Mads Refslund

Mads Refslund never thought he’d wind up in Brooklyn. The Denmark-born, Michelin-starred chef was (and most definitely still is) a sensation overseas due to his work at Noma and, the eponymous, Restaurant MR. He wound up at Manhattan’s Acme by chance and, after a four-year stint, plans to open up a new dining destination come summer in Williamsburg, Brooklyn. The concept is Fire and Ice and will take Mads out of his comfort zone and back to when, as he puts it, cavemen were cooking. We were lucky enough to chat with him at the location, which is still very much under construction, and be the first to take a peek inside the space.

Your most recent stint was at Acme in Noho, but you’ve since left. Why did you feel like it was time to move on?

I came from an upscale, fine dining world that felt very different from what I was experiencing in New York. I always wanted to go back to what I did before; not entirely, but to do things the way I was used to doing them. I think it’s important to note, too, that it’s very difficult to work for someone else when you’re so used to working on your own. I want the chance to tell my own story again. 

Can you tell us a little bit about the yet-to-open, new restaurant you’re working on now?

It’s more like a kitchen with a restaurant inside of it. I really want to try and mix front and back of the house to make one. The cooks will be serving food and taking orders. The waiters will deal with everything that is customer service. Everyone will work together. 

I want it to be as clean as possible – as simple – and hope to take it back to how people cooked and ate a long time ago. Think raw elements. I plan to have a big block of ice in the back with raw food, oysters etc., and a big bonfire. To cook like a caveman would have. Everything smoked and grilled. 

Will you be borrowing at all from your past projects or will this be an entirely new venture for you?

I am not entirely sure yet –I’m trying to think about the food but it’s been difficult because I have construction on my mind. I know that once the construction is done, we’ll spend 3-4 months on the menu. I hope to have some of my signature dishes on there, though, like Falling Fruit. Dishes that are close to my heart and that I just can’t let go of. But, of course, if they don’t end up making sense I won’t include them.

Why this location, in Williamsburg?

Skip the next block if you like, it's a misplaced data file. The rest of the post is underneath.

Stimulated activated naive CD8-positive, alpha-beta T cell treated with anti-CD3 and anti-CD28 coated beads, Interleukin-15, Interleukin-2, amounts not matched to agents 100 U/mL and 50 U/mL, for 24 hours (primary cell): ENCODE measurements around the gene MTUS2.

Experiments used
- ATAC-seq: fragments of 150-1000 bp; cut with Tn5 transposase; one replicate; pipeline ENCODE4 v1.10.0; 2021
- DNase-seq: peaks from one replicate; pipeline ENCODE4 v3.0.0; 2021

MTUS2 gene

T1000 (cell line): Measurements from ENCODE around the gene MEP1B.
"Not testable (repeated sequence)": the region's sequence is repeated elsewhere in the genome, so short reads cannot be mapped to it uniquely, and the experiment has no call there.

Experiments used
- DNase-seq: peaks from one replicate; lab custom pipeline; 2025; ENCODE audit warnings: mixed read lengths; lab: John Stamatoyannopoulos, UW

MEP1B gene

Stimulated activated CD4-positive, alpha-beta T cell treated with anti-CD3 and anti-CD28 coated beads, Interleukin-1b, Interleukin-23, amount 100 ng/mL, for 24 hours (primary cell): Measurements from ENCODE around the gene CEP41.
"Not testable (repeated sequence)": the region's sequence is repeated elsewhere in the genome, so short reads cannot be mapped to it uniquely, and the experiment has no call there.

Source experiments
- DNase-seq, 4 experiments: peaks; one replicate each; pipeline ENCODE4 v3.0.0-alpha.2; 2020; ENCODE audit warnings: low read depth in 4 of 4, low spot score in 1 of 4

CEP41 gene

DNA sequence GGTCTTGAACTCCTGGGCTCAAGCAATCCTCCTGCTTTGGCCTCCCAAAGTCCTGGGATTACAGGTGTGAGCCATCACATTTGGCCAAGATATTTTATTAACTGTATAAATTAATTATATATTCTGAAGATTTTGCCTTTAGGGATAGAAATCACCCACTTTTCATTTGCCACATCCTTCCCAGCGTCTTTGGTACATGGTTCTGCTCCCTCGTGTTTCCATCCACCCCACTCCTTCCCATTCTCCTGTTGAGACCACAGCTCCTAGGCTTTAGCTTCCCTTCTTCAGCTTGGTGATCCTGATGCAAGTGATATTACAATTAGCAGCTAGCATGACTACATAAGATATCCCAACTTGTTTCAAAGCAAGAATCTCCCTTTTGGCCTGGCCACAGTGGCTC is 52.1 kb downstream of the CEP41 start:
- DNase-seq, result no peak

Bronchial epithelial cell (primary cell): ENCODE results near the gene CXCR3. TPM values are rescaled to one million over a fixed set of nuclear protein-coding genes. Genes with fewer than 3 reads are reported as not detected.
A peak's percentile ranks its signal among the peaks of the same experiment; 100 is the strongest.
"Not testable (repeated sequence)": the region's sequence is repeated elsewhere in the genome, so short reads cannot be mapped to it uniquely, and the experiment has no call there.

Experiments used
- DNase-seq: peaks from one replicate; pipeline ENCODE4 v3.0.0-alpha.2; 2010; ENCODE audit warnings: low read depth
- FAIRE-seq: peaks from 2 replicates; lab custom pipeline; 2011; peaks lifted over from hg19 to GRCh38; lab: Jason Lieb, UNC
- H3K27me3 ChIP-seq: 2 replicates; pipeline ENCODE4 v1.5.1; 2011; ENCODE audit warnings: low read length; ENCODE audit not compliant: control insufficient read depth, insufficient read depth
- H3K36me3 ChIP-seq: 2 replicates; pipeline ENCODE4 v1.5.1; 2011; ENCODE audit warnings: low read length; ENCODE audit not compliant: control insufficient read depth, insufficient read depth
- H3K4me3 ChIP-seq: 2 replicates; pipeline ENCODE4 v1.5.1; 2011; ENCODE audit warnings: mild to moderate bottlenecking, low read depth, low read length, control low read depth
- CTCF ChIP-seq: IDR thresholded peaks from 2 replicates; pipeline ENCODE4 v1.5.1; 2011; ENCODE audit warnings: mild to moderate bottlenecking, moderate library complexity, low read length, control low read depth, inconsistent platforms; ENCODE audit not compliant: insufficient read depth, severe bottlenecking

It was just the best space I saw. I’ve been looking for three years. Trust me, it’s been difficult. I told myself, I want a square and I want tall ceilings with a lot of light. In Denmark, we have a lot of light. Initially, I had told myself to only look in Manhattan, I did not come all this way to be in Williamsburg, Brooklyn. But then I found the perfect space.

You’re known for a subtle, new-Nordic style of cuisine. What does that mean to you?

The way I was taught to cook was not really Nordic, it was more French cuisine but I was born and raised in Denmark so, of course, it’s Nordic. But Nordic, to me, can only really be done in Nordic countries. If I am here and I am doing things as they are done in Denmark, smoking or very vegetable-focused, but with items found in America then, it’s more like new-American. 

How do you conjure new recipes and concepts for dishes? Is it something you practice, experiment with and work on daily or something that develops slowly and organically over time?

Slowly, organically over time. I get inspired when I go out to eat, talk with people, and explore nature. I always have a lot of ideas and can’t stop writing things down.

Do you have any mentors in the industry or people you align yourself with?

Not one real mentor, no. I did have some great people train me in Denmark and there’s this British cook, Paul Cunningham, who is amazing but I look up to and am inspired by all of my good friends and colleagues in the industry.

What are some of your favorite places to eat in New York?

I love Blue Hill Stone Barns in upstate New York. I love Estela, Achilles Heel, Contra, Pok Pok, Roberta’s, and Masa. I really love Maison Premiere. I think it’s the best oyster bar in the world.